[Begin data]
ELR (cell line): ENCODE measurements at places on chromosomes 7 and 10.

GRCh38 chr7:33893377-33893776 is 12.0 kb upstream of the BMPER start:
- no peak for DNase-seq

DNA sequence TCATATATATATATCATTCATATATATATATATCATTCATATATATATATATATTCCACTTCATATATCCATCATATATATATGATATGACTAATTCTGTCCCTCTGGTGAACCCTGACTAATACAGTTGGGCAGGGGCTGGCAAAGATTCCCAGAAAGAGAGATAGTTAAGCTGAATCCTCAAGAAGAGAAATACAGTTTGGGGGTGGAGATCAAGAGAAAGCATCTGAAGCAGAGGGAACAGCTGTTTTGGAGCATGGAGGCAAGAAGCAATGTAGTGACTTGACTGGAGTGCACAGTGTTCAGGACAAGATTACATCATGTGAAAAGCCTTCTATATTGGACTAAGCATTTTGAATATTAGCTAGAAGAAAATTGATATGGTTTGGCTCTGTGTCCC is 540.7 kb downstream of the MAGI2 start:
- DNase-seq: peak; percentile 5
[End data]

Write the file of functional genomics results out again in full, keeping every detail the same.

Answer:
ELR (cell line): ENCODE measurements at places on chromosomes 7 and 10.

GRCh38 chr7:33893377-33893776 is 12.0 kb upstream of the BMPER start:
- no peak for DNase-seq

DNA sequence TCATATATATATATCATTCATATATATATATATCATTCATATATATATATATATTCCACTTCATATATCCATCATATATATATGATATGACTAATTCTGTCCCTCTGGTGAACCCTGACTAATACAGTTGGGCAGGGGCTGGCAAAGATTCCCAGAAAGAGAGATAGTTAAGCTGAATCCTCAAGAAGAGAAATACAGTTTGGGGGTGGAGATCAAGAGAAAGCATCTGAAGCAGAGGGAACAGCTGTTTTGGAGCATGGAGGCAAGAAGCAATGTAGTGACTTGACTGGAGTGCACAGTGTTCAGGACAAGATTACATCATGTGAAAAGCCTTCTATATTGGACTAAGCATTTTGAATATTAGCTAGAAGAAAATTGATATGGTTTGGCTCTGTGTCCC is 540.7 kb downstream of the MAGI2 start:
- DNase-seq: peak; percentile 5